The auction runs until 23 February and is headed by a 1929 Harley-Davidson J-Model 1000cc V-Twin (pictured above).
Expected to sell with ‘no reserve’ for $55,000-$65,000, the fully-restored Harley with its 1,000ccV-Twin engine was built in this classic model’s final year and is extremely rare as one of only 2,800 built, with very few surviving.
Most Harley’s of this era were painted in the factory’s standard olive green, however this Harley replicates the extra cost option for 1929 of black with pin striping. Also only available on final year J-Models is the factory twin headlight option.
Harleys never go out of style and this bike presented in showroom condition will appeal toany serious collector and is offered ‘ready to ride’.
A very different and more modern Harley Davidson alternative in the auction is an immaculate, one-owner and ultra-low mileage 2011 FLSTF ‘Fat Boy’. Also offered with ‘no reserve’, it is expected to bring $18,000 – $22,000.
Another great vintage bike in the auction is a very rare top-of-the-line Pre-War 1928 BMW R62 750 that comes to auction from a private collection.
Originally registered in the Netherlands, this 1928 BMW R62 is one of an estimated 100 or so survivors world-wide and believed to be the only example currently in Australia.
Purchased and imported by a long-time Sydney motorcycle enthusiast for his private collection, the bike then underwent a comprehensive mechanical refurbishment.
Regularly exercised on club runs since, the BMW has travelled approximately 1,000km since and is expected to appeal to collectors world-wide at its estimated selling range of $38,000-$48,000.
A more recent BMW, a 1956 BMW R26 250 Motorcycle that previously was in long-term single ownership from new, is expected to sell with ‘no reserve’ for $9,000 – $12,000.
Another highlight motorcycle in the auction is a 1980/2009 Harris-Suzuki XR69 1000 with race provenance.
Built in 2009 by Roger Winfield’s team for the inaugural Isle of Man Post Classic Grand Prix, this unique motorcycle uses a Harris F1 frame fitted with a Suzuki GS1000 engine mated to a close-ratio five-speed Nova gearbox. Ridden by professional Ryan Farquhar, this fabulous machine beat Guy Martin to first place.
Correspondence suggests the bike was then ridden to second place Victoria’s Phillip Island in 2010 by British Classic Champion Lea Gourlay under the Team UK banner and took second overall in the International Challenge that season.
It is being sold with an Historic Logbook confirming all major components are 1980 period correct, however the Harris-Suzuki will require some recommissioning to run again. It is eligible for numerous historic events around the country and would be a real weapon on the track in the right hands.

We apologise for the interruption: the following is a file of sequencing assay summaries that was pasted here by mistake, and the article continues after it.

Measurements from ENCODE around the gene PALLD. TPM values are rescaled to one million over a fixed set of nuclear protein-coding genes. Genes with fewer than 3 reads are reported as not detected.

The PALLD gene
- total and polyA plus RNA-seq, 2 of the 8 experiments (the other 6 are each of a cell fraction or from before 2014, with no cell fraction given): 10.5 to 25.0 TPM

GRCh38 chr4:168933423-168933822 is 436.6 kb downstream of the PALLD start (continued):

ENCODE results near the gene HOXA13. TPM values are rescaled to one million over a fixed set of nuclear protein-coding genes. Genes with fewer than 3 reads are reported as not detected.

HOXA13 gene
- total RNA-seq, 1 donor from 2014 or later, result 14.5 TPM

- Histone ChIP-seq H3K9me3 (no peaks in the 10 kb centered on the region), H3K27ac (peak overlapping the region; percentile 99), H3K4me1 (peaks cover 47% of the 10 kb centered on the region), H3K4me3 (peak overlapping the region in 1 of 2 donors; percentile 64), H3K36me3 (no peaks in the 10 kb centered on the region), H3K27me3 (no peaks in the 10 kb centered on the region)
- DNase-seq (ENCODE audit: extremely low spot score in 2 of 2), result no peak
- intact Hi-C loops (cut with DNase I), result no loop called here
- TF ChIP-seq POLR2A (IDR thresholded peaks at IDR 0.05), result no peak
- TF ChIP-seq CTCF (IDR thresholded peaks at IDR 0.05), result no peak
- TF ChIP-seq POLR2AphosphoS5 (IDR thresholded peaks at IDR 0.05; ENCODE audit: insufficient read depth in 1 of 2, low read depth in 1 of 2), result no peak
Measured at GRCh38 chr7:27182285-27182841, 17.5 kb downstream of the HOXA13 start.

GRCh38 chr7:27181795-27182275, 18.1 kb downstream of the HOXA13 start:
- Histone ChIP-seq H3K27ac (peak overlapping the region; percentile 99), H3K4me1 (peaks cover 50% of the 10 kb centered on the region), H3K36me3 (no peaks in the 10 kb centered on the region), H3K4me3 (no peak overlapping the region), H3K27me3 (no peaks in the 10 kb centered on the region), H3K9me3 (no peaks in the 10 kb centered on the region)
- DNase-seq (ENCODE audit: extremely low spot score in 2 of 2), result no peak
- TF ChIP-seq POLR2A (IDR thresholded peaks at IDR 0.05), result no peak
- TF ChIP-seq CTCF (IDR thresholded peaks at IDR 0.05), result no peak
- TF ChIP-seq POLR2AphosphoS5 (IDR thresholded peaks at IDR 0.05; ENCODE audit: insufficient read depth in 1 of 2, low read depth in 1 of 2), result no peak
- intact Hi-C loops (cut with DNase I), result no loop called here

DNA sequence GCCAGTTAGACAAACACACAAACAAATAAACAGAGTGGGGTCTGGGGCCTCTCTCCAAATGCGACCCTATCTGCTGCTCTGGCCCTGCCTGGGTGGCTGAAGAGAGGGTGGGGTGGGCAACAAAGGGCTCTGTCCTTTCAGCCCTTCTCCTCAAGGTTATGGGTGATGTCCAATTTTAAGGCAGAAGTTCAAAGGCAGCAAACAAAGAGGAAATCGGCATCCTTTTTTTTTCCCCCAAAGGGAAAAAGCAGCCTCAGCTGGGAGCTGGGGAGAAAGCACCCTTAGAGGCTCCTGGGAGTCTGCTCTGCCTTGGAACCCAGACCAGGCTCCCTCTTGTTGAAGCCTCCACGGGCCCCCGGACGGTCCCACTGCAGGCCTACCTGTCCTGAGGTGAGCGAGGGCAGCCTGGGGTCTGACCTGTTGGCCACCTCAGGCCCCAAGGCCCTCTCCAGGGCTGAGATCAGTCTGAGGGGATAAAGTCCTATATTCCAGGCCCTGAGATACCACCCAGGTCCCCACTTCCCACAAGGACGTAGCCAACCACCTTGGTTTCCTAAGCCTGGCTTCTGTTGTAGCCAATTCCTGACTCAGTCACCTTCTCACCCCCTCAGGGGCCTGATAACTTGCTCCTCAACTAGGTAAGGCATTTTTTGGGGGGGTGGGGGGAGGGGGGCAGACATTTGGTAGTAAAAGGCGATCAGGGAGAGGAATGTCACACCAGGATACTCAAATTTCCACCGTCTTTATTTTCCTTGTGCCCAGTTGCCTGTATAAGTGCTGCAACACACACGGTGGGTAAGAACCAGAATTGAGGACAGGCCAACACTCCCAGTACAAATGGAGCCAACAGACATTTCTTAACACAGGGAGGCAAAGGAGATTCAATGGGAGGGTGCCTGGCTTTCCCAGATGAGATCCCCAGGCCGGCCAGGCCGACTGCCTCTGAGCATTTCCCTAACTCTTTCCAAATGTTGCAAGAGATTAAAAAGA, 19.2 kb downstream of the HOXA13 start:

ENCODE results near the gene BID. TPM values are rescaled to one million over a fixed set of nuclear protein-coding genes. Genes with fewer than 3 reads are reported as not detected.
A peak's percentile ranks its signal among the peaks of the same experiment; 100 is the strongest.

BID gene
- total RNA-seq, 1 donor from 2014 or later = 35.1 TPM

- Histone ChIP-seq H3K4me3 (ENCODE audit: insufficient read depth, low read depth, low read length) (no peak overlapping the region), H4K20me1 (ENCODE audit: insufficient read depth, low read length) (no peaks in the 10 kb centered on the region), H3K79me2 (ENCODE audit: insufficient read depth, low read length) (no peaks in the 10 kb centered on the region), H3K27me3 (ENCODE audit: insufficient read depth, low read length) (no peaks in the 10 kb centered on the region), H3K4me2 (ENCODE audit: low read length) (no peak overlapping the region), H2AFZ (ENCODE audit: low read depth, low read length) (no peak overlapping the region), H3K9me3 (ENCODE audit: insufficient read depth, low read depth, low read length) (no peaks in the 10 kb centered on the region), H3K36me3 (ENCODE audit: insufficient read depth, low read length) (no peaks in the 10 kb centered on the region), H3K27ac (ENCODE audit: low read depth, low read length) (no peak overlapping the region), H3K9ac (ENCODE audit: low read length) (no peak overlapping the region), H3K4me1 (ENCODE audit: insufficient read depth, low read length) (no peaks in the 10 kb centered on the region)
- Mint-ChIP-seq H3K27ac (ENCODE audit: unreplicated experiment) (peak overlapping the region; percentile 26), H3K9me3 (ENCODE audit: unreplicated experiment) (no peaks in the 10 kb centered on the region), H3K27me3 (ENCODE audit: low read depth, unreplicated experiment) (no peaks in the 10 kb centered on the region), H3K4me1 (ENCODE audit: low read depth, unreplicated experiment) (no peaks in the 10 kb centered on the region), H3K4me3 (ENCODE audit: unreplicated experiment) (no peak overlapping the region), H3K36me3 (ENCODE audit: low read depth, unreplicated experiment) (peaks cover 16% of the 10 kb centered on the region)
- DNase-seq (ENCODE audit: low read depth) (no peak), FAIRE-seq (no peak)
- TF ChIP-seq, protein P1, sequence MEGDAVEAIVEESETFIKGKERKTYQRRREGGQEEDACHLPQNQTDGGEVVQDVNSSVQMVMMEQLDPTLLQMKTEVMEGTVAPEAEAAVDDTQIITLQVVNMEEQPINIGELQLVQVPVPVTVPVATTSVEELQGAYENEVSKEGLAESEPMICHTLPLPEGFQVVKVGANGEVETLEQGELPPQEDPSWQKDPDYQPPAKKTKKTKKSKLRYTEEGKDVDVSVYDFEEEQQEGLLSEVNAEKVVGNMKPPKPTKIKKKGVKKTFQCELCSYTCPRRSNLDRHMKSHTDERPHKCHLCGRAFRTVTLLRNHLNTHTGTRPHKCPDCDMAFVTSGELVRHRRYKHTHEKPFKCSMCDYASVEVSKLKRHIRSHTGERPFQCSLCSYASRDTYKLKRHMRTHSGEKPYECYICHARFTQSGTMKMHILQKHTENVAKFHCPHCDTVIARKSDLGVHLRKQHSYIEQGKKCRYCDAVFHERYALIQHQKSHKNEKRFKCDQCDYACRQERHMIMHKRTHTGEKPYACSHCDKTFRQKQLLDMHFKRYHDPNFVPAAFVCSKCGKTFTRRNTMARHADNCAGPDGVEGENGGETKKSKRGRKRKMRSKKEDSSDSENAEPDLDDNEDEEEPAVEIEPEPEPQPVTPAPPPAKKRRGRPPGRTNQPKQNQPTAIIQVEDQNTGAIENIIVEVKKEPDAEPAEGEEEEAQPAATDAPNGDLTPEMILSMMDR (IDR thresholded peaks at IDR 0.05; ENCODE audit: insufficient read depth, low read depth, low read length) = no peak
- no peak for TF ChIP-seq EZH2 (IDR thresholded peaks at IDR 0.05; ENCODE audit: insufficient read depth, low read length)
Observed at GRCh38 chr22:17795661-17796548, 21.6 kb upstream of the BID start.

It has already created international interest and is expected to sell in the $30,000 – $40,000 range.
Other ‘Japanese’ motorcycles in the auction include three Yamahas (including two race bikes – a 1972 TD3 250 and a 1978 TZ250 – both with ‘no reserve and the same guiding range of $6,000-$9,000); three Hondas (including a rare limited edition 1976 Honda GL1000 Goldwing with original cosmetics – ‘no reserve’ $8,000-$12,000); a 1976 Kawasaki KZ750 in fantastic original condition ($8,000-$12,000) and threeSuzukis, topped by an iconic and unrestored 1976 Suzuki GT750A superbike ($12,000-$15,000).
Amongst the seven British motorcycles and a great British classic combo in the auction is a 1952 Triumph Thunderbird 650 motorcycle with a metal Dusting sidecar.
With corresponding engine and frame numbers, this fabulous 1952 Triumph is an early pre-unit example of this classic British bike.
Presented in lovely condition, with only a very light patina of use, it is evident that the bike has been authentically refurbished, both cosmetically and mechanically.
It has been ridden sparingly since its purchase by the vendor and shows just 702 miles on the clock at the time of cataloguing and would be an ideal combination for club use and events like the Distinguished Gentleman’s Ride.
With restored Thunderbirds with period-style sidecars rarely on the market, the Thunderbird is expected to sell with ‘no reserve’ for $17,000 – $20,000.
The other British bikes are two more Triumphs, two Nortons and a Velocette. The standouts are a black on black 1939 Triumph 6S 600SV in ‘ready-to restore’ condition (‘no reserve’, $10,000 – $12,000), a fully-restored 1965 Triumph Bonneville 650cc coming from 15 years’ ownership ($15,000-$18,000) and a nicely refurbished ‘no reserve’ 850cc 1973 Norton Commando MkII A ($12,000-$16,000).